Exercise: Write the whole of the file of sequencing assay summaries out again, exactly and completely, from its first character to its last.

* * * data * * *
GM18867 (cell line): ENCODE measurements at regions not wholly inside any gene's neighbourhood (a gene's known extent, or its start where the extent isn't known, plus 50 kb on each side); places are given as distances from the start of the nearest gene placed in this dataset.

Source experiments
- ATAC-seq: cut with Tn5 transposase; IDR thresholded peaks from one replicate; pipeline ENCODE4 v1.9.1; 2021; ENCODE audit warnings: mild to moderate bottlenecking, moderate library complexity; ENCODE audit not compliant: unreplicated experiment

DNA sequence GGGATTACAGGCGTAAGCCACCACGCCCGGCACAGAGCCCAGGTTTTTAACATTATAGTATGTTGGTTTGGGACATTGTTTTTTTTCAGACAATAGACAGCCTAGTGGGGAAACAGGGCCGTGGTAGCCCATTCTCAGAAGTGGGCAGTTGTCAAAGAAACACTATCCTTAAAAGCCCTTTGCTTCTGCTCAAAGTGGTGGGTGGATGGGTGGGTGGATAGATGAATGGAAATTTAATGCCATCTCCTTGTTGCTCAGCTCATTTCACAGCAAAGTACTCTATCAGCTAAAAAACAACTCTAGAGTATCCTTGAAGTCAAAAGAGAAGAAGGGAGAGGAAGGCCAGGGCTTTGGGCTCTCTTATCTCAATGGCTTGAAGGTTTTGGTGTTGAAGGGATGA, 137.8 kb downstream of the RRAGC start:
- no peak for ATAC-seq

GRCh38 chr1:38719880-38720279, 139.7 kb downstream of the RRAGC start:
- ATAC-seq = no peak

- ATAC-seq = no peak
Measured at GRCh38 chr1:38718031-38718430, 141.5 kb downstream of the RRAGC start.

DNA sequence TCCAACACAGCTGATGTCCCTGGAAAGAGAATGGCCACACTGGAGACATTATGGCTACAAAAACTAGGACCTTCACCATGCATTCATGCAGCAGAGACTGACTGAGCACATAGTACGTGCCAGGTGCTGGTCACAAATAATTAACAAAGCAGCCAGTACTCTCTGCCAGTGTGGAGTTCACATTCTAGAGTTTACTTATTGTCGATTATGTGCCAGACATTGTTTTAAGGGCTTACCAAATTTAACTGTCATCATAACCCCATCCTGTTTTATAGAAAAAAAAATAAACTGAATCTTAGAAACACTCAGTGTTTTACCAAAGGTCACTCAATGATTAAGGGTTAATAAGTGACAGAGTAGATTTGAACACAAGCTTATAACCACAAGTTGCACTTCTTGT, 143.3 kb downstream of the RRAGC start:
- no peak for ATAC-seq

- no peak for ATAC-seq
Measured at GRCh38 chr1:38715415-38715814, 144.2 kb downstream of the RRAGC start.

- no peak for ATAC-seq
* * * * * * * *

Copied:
GM18867 (cell line): ENCODE measurements at regions not wholly inside any gene's neighbourhood (a gene's known extent, or its start where the extent isn't known, plus 50 kb on each side); places are given as distances from the start of the nearest gene placed in this dataset.

Source experiments
- ATAC-seq: cut with Tn5 transposase; IDR thresholded peaks from one replicate; pipeline ENCODE4 v1.9.1; 2021; ENCODE audit warnings: mild to moderate bottlenecking, moderate library complexity; ENCODE audit not compliant: unreplicated experiment

DNA sequence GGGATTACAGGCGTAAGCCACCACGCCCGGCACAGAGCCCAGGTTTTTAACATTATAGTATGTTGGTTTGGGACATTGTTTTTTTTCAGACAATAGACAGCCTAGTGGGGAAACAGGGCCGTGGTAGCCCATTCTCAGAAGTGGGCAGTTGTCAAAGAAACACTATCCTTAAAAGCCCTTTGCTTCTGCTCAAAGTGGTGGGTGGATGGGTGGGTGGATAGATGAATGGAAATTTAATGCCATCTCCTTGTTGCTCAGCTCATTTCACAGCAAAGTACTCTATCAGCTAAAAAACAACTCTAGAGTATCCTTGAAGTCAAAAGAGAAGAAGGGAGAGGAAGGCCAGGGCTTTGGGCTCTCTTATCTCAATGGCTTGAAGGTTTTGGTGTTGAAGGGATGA, 137.8 kb downstream of the RRAGC start:
- no peak for ATAC-seq

GRCh38 chr1:38719880-38720279, 139.7 kb downstream of the RRAGC start:
- ATAC-seq = no peak

- ATAC-seq = no peak
Measured at GRCh38 chr1:38718031-38718430, 141.5 kb downstream of the RRAGC start.

DNA sequence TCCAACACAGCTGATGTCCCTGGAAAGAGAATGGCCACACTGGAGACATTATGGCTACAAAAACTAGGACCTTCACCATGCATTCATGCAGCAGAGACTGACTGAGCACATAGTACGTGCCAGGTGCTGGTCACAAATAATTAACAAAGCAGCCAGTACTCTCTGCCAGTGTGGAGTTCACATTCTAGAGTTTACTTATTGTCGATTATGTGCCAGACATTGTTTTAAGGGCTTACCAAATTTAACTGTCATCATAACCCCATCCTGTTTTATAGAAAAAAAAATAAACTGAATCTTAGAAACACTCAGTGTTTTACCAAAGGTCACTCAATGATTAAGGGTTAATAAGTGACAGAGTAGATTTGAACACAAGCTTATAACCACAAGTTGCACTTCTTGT, 143.3 kb downstream of the RRAGC start:
- no peak for ATAC-seq

- no peak for ATAC-seq
Measured at GRCh38 chr1:38715415-38715814, 144.2 kb downstream of the RRAGC start.

- no peak for ATAC-seq